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Inflammation. 2016 Apr;39(2):672-7. doi: 10.1007/s10753-015-0293-z.

Duration of Systemic Inflammation in the First Postnatal Month Among Infants Born Before the 28th Week of Gestation.

Author information

1
Department of Public Health and Community Medicine, Tufts University School of Medicine, Boston, MA, USA. olaf.dammann@tufts.edu.
2
Perinatal Neuropidemiology Unit, Hannover Medical School, Hannover, Germany. olaf.dammann@tufts.edu.
3
Neuroepidemiology Unit, Department of Neurology, Boston Children's Hospital, Harvard University, Boston, MA, USA.
4
Laboratory of Genital Tract Biology, Department of Obstetrics, Gynecology, and Reproductive Biology, Brigham and Women's Hospital, Boston, MA, USA.
5
Division of Neurology, Department of Pediatrics, Boston Medical Center and Boston University, Boston, MA, USA.
6
Department of Pediatrics, Wake Forest University, Winston-Salem, NC, USA.

Abstract

Extremely low gestational age newborns (ELGANs, <28 completed weeks of gestation) that exhibit fetal and neonatal systemic inflammatory responses are at increased risk for developmental adversity, especially if the inflammatory process is sustained. We evaluated pro-inflammatory cytokine patterns in whole blood of 1220 ELGANs on one or more of postnatal days 1, 7, 14, 21, and 28. Protein concentrations were divided into quartiles within gestational week categories. We calculated odds ratios (OR) with 99% confidence intervals (CI) for having a concentration in the top quartile for each protein given that the infant had a protein concentration in the top quartile 1 week or more earlier compared to infants who did not. ELGANs who have elevated systemic levels of IL-6R, TNF-α, or RANTES on their first postnatal day are approximately twice as likely to have elevated levels of these cytokines at the end of each of the first postnatal month. In some, this twofold risk increase persisted for the entire first postnatal month. In extremely preterm newborns, inflammatory processes can be sustained over weeks.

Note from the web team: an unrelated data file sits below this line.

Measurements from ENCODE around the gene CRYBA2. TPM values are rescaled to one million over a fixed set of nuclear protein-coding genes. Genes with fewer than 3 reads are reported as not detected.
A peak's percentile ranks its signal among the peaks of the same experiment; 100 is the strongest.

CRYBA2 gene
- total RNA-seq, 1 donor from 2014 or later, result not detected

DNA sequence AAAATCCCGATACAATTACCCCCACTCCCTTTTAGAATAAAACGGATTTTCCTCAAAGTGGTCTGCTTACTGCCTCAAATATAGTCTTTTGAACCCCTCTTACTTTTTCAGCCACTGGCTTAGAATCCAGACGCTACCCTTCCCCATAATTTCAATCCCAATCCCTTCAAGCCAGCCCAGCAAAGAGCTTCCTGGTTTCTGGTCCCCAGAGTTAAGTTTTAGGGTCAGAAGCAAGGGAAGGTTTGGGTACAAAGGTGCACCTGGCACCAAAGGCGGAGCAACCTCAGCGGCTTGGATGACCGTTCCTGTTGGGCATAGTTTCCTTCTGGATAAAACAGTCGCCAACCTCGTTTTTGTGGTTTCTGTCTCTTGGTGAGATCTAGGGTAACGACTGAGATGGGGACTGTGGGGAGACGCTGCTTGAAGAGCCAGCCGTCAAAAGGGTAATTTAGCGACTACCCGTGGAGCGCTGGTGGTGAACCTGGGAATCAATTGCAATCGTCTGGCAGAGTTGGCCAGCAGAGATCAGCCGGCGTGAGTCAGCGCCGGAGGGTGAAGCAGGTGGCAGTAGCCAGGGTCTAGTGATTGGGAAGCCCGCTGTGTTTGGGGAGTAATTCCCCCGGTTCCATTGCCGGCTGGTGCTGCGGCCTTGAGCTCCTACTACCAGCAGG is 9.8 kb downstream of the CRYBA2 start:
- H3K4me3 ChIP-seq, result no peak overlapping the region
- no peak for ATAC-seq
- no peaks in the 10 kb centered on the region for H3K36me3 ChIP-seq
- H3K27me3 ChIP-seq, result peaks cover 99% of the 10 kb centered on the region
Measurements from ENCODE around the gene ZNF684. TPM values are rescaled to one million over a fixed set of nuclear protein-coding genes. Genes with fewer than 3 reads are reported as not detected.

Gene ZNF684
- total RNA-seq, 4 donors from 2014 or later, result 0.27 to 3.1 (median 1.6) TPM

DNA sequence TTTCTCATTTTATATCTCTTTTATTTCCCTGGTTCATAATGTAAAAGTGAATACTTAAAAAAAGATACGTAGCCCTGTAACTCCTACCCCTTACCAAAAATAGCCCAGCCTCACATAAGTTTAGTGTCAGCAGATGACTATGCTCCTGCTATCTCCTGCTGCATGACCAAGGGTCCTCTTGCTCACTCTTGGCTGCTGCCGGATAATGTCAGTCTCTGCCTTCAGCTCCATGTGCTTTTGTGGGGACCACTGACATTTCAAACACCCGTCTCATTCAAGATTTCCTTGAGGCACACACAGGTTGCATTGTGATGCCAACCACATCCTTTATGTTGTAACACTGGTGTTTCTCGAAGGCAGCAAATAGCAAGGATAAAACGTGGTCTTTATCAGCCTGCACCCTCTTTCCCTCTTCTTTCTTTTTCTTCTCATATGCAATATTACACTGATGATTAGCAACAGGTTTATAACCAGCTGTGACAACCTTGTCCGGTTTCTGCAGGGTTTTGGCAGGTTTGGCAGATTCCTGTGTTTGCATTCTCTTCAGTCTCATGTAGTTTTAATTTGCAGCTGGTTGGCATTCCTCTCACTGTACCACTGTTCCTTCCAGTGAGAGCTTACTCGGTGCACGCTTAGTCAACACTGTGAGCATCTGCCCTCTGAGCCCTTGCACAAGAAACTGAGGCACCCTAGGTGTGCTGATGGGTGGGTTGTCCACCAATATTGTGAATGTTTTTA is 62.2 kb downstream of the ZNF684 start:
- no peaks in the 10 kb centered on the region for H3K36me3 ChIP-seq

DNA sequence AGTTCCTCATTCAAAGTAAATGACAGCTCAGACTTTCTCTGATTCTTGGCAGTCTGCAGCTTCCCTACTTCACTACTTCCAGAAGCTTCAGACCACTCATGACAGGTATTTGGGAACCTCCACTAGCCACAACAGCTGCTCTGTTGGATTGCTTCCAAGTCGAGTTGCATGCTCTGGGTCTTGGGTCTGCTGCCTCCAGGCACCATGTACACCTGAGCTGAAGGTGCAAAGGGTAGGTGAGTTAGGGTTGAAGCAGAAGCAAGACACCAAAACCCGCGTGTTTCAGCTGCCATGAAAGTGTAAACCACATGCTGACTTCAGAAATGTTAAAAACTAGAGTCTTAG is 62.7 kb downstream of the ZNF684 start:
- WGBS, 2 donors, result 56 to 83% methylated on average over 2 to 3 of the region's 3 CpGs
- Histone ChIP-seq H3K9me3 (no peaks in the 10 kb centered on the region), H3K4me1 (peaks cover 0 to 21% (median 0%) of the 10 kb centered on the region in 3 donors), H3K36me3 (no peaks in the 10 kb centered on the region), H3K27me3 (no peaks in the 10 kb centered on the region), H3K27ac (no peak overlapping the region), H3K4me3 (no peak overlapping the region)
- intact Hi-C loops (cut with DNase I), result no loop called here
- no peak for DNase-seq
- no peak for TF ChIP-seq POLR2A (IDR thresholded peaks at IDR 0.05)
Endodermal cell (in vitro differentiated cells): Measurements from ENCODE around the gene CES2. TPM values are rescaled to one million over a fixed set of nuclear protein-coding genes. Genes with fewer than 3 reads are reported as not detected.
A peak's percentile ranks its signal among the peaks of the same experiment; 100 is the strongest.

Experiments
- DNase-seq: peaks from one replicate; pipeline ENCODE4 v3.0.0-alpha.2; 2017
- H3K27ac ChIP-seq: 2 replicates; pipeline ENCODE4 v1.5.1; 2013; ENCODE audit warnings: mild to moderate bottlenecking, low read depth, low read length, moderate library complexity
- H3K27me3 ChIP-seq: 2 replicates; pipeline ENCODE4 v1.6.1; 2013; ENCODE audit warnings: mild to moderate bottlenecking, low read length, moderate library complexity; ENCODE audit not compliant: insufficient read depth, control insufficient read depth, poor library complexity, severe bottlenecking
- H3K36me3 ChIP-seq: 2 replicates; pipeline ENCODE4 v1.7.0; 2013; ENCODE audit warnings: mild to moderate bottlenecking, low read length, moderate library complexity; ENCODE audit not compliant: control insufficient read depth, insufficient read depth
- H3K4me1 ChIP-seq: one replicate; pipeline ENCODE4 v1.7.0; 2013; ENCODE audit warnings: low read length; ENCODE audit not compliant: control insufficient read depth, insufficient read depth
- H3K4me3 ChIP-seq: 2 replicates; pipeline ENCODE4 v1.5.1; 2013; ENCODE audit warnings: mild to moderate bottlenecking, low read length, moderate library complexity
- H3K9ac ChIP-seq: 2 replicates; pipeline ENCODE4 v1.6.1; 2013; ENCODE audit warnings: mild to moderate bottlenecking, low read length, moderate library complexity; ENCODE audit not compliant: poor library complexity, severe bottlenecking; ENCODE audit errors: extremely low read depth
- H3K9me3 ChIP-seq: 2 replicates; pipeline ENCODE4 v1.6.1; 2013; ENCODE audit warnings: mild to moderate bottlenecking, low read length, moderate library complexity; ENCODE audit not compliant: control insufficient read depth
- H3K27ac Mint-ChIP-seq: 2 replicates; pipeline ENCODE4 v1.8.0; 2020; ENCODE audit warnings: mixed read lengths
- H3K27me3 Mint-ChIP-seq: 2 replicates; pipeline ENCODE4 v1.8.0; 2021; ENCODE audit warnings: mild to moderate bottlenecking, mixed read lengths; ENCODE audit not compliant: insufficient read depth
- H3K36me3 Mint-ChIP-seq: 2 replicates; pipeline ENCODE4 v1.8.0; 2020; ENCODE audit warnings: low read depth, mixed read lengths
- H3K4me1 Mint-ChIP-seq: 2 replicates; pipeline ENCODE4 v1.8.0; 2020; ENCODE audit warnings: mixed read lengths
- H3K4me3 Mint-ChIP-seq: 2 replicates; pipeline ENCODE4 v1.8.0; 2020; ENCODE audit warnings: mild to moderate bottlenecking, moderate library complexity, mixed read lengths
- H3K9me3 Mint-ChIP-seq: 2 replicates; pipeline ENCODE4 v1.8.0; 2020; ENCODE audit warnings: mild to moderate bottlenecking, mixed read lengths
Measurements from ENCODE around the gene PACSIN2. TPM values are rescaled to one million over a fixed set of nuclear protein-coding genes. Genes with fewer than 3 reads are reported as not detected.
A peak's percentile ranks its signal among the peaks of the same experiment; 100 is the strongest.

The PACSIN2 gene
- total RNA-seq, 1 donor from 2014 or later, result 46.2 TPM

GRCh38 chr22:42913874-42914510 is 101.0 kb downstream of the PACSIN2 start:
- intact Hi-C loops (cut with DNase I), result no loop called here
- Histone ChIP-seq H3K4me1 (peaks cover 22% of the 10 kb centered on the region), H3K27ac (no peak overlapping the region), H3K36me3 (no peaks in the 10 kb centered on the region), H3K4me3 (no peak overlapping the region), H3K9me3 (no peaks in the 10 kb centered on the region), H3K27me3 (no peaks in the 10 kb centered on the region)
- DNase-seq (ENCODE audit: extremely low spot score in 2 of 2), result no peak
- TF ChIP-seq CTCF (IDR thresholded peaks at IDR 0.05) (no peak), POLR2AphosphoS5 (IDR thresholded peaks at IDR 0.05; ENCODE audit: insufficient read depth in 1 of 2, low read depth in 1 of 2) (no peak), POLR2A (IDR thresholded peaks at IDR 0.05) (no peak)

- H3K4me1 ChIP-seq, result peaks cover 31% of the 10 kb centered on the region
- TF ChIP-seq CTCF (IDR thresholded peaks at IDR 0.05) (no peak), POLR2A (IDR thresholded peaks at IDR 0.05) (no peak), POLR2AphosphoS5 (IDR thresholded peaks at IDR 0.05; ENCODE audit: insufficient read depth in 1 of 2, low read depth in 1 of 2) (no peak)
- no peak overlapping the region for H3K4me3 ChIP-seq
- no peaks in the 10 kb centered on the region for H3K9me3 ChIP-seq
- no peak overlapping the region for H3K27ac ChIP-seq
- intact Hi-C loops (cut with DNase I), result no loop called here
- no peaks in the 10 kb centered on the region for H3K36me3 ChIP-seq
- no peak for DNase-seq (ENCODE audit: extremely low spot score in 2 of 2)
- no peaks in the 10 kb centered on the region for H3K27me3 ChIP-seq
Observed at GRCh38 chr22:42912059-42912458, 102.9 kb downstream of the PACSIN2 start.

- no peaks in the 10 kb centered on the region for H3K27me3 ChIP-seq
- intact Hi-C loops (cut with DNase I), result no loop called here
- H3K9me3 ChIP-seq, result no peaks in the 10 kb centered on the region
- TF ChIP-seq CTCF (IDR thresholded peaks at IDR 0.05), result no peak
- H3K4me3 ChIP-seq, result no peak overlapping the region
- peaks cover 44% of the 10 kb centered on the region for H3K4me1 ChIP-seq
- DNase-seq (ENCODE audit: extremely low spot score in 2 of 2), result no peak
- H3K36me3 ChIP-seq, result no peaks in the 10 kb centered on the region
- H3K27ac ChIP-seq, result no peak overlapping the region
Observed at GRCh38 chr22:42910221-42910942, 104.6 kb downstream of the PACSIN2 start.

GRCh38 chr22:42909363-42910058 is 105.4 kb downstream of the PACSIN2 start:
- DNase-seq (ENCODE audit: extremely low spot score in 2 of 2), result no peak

KEYWORDS:

cytokines; inflammation; newborn; preterm birth

PMID:
26676589
DOI:
10.1007/s10753-015-0293-z
[Indexed for MEDLINE]

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